Haaretz (Editorial)
May 1, 2008 - 5:25pm

The Egyptian effort to achieve a cease-fire on the Israeli-Palestinian front seemed close to success yesterday, at least in terms of achieving the consent of the Palestinian side. This assessment must be made with reservations, because negotiations on such complex issues, and with a dozen Palestinian factions, are liable to fail even at the last moment.

In any case, it looks as though we can already now praise the seriousness of the Egyptian activity, designed to mediate between the Palestinians and Israel.

Israeli critics of the proposed calm are correct in pointing out the defects in the cease-fire's outline. Acceptance of the continued strengthening of Hamas in Gaza is liable to reinforce the extremist elements in Palestinian society. Hamas can also claim to have achieved for the Palestinians what Mahmoud Abbas (Abu Mazen) failed to achieve, and use the cease-fire as a lever for imposing a veto on any progress in the diplomatic process. However, the main fear is that the period of calm will be exploited for the acquisition of weapons and the manufacture of explosives that will serve the organization if it decides to violate the cease-fire.

All these are important factors that must be weighed, but they are countered by other considerations, which should tip the overall balance to the positive side.

The Palestinian factions are supposed to accept the separation between Gaza and the West Bank in terms of Israeli security forces activity. The Israel Defense Forces can continue to operate in the West Bank for the next six months against the terror organizations, without fearing the collapse of the cease-fire in Gaza. Israel, for its part, will not be able to claim that the activity of the terror organizations in the West Bank is considered a cease-fire violation. In other words, the state of warfare between the IDF and the terror organizations in the West Bank will continue as was.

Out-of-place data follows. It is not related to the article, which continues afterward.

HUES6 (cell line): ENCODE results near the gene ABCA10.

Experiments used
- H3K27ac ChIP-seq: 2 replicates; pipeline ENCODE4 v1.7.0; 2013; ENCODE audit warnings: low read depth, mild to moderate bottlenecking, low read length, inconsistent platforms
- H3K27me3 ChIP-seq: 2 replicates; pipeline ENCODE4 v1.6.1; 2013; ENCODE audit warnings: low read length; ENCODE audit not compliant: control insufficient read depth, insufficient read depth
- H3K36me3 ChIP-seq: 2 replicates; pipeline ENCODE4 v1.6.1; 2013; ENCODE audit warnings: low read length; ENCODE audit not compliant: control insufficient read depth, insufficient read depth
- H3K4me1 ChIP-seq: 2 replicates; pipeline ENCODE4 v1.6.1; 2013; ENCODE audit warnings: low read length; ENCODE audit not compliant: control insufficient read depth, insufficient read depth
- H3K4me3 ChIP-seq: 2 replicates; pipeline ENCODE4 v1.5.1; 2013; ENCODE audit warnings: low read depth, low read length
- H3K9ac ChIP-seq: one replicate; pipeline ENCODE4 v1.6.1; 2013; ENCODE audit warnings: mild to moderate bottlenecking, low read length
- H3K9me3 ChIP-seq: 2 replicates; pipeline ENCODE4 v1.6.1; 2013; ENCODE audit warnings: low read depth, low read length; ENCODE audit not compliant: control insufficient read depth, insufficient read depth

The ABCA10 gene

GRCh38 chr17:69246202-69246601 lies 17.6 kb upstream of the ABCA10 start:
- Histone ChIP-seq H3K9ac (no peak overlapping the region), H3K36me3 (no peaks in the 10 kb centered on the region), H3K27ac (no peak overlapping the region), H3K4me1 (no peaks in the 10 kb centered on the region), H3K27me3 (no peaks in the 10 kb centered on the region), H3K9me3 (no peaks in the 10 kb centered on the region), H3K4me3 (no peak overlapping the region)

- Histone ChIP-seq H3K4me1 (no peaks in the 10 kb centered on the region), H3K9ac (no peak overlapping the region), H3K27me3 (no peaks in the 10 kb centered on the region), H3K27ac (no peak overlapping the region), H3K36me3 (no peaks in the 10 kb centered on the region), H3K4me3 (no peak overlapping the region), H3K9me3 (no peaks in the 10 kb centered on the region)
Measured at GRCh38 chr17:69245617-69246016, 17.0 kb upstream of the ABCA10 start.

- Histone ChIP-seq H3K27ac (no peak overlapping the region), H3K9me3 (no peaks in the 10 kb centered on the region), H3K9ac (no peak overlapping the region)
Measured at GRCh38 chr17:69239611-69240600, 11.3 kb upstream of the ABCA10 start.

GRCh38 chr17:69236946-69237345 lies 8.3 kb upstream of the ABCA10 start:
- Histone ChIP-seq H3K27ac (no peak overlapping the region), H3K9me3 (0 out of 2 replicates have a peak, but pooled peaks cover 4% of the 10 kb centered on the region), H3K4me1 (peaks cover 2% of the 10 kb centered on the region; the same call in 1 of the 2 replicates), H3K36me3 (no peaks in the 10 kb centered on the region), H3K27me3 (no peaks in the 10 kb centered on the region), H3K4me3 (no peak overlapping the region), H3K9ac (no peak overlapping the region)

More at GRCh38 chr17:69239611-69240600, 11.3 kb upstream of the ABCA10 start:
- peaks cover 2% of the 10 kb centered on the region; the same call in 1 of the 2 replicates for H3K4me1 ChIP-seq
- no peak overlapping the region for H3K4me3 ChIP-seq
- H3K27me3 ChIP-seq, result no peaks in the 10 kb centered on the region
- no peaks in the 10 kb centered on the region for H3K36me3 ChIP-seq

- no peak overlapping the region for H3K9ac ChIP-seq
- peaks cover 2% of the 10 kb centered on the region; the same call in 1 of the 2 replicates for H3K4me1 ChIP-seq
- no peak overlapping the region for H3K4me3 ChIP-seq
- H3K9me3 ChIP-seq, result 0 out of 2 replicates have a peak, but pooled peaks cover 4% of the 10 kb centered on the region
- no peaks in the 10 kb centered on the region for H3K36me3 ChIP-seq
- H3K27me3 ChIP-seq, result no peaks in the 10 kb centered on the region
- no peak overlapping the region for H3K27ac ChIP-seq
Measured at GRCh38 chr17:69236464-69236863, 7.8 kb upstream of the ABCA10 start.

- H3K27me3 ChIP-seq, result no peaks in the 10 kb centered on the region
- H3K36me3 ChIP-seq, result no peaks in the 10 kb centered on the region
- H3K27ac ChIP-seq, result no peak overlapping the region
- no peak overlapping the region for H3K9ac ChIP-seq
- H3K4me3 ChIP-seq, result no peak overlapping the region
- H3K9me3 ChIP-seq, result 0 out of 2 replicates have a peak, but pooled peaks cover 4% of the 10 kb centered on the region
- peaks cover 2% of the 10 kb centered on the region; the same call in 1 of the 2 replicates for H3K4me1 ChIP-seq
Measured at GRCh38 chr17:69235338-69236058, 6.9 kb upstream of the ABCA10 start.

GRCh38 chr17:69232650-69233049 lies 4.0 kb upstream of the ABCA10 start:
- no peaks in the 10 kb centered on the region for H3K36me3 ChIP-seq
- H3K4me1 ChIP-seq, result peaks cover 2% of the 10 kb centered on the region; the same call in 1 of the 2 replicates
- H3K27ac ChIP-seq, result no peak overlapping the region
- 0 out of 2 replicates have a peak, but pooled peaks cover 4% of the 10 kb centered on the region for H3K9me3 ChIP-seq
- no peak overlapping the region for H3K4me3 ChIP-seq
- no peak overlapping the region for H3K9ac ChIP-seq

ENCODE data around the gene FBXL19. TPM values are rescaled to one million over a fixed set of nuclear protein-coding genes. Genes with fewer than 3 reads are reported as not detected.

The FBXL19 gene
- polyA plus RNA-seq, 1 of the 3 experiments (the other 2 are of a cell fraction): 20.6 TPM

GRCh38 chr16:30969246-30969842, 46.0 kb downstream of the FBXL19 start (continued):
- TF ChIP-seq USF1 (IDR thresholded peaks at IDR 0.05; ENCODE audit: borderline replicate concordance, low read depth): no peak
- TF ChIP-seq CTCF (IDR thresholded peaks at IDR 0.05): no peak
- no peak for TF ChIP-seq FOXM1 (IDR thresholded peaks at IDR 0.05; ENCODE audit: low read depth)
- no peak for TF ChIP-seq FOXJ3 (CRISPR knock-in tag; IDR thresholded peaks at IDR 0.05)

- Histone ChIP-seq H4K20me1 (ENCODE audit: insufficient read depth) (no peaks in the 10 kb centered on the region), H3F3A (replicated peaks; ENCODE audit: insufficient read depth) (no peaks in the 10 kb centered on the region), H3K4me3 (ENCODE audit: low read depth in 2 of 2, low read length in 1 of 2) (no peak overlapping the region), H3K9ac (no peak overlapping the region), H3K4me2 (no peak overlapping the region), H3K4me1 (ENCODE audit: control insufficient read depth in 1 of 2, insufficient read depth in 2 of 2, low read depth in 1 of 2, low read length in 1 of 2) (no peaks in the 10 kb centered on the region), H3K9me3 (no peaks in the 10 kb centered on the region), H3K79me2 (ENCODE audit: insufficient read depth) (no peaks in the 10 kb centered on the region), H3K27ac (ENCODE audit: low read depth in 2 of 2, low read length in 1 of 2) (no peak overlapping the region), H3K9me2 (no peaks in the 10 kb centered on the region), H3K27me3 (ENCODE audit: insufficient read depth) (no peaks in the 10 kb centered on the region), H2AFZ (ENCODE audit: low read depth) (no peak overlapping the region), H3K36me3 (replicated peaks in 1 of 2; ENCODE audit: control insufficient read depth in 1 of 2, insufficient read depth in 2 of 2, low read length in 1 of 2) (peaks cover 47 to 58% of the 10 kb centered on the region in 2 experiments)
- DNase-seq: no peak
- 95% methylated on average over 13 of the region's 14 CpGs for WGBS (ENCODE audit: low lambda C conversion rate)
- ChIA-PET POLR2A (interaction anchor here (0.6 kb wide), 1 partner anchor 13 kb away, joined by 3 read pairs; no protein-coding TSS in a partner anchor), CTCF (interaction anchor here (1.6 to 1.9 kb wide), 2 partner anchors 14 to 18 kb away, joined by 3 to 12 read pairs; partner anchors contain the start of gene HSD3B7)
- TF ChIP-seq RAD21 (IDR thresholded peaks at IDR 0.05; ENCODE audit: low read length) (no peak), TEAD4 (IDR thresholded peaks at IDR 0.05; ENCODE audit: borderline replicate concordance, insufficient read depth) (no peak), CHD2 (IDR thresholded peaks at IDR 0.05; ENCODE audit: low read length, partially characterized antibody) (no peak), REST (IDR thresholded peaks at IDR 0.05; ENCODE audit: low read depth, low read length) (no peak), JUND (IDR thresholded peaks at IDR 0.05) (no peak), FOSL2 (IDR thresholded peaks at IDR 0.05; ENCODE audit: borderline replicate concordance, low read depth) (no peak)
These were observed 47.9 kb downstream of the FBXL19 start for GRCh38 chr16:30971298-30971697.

Three years ago, this aspect was an obstacle to the success of the de facto calm in Gaza, in advance of the evacuation of the settlements in the Strip. Even if the calm is described this time as temporary and limited to a few months, the Israeli-Arab conflict has already known cease-fires and armistice agreements that began that way and lasted much longer.

The cease-fire also requires the opening of the Rafah crossing; without it Gaza will continue to be in a state of agitation and to threaten both Egypt and Israeli communities. That is also the reason why Egypt is acting with the utmost determination to establish the cease-fire. It seems that this time Israel also understands the importance of opening the crossings, particularly after becoming aware that closing them has prevented neither the arming of Hamas nor its attacks.

It is easy to be skeptical about the chances of the calm enduring. The past years, full of disappointments, justify an attitude of "respect him and suspect him." But if the pessimists are right, the calm is fated to collapse quickly with one excuse or another.

On the other hand, Israel can contribute a great deal to prolonging the cease-fire by gradually removing the sanctions from Gaza, and particularly by promoting diplomatic steps vis-a-vis the Palestinian Authority. Instead of rejecting the calm and helping the gloomy forecast to come true, it would be better to give a chance to the hesitant step to achieve a cease-fire.


American Task Force on Palestine - 1634 Eye St. NW, Suite 725, Washington DC 20006 - Telephone: 202-262-0017